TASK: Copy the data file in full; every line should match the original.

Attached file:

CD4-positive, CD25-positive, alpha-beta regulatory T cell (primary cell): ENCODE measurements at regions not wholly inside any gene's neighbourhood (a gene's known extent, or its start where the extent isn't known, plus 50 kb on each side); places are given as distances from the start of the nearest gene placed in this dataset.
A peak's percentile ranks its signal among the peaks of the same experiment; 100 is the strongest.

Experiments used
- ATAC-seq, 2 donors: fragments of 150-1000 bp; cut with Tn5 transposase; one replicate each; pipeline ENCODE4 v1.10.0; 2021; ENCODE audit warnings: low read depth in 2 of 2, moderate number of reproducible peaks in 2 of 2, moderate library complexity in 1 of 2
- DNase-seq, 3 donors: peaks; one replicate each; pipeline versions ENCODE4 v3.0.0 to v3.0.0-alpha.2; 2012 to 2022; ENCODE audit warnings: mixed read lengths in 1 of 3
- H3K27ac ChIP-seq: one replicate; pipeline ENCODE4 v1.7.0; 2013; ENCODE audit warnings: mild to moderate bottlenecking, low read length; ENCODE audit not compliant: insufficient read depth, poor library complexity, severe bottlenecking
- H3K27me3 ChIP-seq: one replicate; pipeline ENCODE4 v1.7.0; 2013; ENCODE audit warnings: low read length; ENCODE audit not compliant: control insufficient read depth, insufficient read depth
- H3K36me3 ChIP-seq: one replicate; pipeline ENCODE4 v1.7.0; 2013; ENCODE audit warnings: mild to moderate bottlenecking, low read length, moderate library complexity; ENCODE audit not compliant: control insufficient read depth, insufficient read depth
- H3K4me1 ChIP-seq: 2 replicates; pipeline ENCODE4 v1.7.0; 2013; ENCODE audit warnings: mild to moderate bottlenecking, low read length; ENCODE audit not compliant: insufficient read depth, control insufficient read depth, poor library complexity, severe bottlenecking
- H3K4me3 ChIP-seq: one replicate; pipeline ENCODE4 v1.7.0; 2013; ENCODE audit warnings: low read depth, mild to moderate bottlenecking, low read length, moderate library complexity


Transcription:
CD4-positive, CD25-positive, alpha-beta regulatory T cell (primary cell): ENCODE measurements at regions not wholly inside any gene's neighbourhood (a gene's known extent, or its start where the extent isn't known, plus 50 kb on each side); places are given as distances from the start of the nearest gene placed in this dataset.
A peak's percentile ranks its signal among the peaks of the same experiment; 100 is the strongest.

Experiments used
- ATAC-seq, 2 donors: fragments of 150-1000 bp; cut with Tn5 transposase; one replicate each; pipeline ENCODE4 v1.10.0; 2021; ENCODE audit warnings: low read depth in 2 of 2, moderate number of reproducible peaks in 2 of 2, moderate library complexity in 1 of 2
- DNase-seq, 3 donors: peaks; one replicate each; pipeline versions ENCODE4 v3.0.0 to v3.0.0-alpha.2; 2012 to 2022; ENCODE audit warnings: mixed read lengths in 1 of 3
- H3K27ac ChIP-seq: one replicate; pipeline ENCODE4 v1.7.0; 2013; ENCODE audit warnings: mild to moderate bottlenecking, low read length; ENCODE audit not compliant: insufficient read depth, poor library complexity, severe bottlenecking
- H3K27me3 ChIP-seq: one replicate; pipeline ENCODE4 v1.7.0; 2013; ENCODE audit warnings: low read length; ENCODE audit not compliant: control insufficient read depth, insufficient read depth
- H3K36me3 ChIP-seq: one replicate; pipeline ENCODE4 v1.7.0; 2013; ENCODE audit warnings: mild to moderate bottlenecking, low read length, moderate library complexity; ENCODE audit not compliant: control insufficient read depth, insufficient read depth
- H3K4me1 ChIP-seq: 2 replicates; pipeline ENCODE4 v1.7.0; 2013; ENCODE audit warnings: mild to moderate bottlenecking, low read length; ENCODE audit not compliant: insufficient read depth, control insufficient read depth, poor library complexity, severe bottlenecking
- H3K4me3 ChIP-seq: one replicate; pipeline ENCODE4 v1.7.0; 2013; ENCODE audit warnings: low read depth, mild to moderate bottlenecking, low read length, moderate library complexity